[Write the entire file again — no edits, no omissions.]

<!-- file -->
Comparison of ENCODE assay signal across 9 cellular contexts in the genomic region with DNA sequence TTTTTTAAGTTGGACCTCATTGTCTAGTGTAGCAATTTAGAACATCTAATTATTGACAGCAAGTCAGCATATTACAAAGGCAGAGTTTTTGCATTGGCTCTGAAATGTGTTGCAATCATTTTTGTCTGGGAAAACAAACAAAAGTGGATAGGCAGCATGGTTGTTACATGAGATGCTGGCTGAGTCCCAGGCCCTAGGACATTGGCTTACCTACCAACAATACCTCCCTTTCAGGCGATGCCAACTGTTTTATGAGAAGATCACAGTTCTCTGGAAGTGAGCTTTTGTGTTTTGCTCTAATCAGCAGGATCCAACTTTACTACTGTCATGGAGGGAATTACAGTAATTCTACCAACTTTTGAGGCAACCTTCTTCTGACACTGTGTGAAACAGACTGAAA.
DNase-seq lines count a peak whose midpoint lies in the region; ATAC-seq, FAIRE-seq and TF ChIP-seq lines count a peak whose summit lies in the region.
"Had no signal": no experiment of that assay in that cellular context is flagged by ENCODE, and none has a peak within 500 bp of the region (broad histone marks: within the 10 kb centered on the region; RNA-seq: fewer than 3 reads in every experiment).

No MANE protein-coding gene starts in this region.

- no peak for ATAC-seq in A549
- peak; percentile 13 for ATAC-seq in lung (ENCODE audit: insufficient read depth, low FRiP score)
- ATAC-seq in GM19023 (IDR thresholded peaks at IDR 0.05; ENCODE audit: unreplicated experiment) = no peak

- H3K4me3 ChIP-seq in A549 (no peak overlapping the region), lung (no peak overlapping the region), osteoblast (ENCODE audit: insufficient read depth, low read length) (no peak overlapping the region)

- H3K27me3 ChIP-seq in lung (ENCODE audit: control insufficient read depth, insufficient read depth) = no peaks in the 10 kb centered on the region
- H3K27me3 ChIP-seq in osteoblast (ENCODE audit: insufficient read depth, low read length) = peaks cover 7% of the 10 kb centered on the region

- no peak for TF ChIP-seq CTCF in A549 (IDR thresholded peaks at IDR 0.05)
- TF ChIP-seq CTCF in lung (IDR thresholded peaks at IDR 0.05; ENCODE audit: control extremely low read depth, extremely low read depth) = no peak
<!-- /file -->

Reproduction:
Comparison of ENCODE assay signal across 9 cellular contexts in the genomic region with DNA sequence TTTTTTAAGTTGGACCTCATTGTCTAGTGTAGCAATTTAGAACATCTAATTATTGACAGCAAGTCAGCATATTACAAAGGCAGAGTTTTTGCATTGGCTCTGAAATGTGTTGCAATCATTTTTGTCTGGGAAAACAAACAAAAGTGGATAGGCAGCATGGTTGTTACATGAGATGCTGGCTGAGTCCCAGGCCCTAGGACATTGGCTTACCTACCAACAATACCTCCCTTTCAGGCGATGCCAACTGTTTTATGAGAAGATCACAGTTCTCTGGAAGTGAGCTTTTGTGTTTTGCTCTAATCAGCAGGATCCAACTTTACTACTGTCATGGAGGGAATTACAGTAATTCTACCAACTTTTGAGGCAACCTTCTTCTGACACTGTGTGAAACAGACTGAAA.
DNase-seq lines count a peak whose midpoint lies in the region; ATAC-seq, FAIRE-seq and TF ChIP-seq lines count a peak whose summit lies in the region.
"Had no signal": no experiment of that assay in that cellular context is flagged by ENCODE, and none has a peak within 500 bp of the region (broad histone marks: within the 10 kb centered on the region; RNA-seq: fewer than 3 reads in every experiment).

No MANE protein-coding gene starts in this region.

- no peak for ATAC-seq in A549
- peak; percentile 13 for ATAC-seq in lung (ENCODE audit: insufficient read depth, low FRiP score)
- ATAC-seq in GM19023 (IDR thresholded peaks at IDR 0.05; ENCODE audit: unreplicated experiment) = no peak

- H3K4me3 ChIP-seq in A549 (no peak overlapping the region), lung (no peak overlapping the region), osteoblast (ENCODE audit: insufficient read depth, low read length) (no peak overlapping the region)

- H3K27me3 ChIP-seq in lung (ENCODE audit: control insufficient read depth, insufficient read depth) = no peaks in the 10 kb centered on the region
- H3K27me3 ChIP-seq in osteoblast (ENCODE audit: insufficient read depth, low read length) = peaks cover 7% of the 10 kb centered on the region

- no peak for TF ChIP-seq CTCF in A549 (IDR thresholded peaks at IDR 0.05)
- TF ChIP-seq CTCF in lung (IDR thresholded peaks at IDR 0.05; ENCODE audit: control extremely low read depth, extremely low read depth) = no peak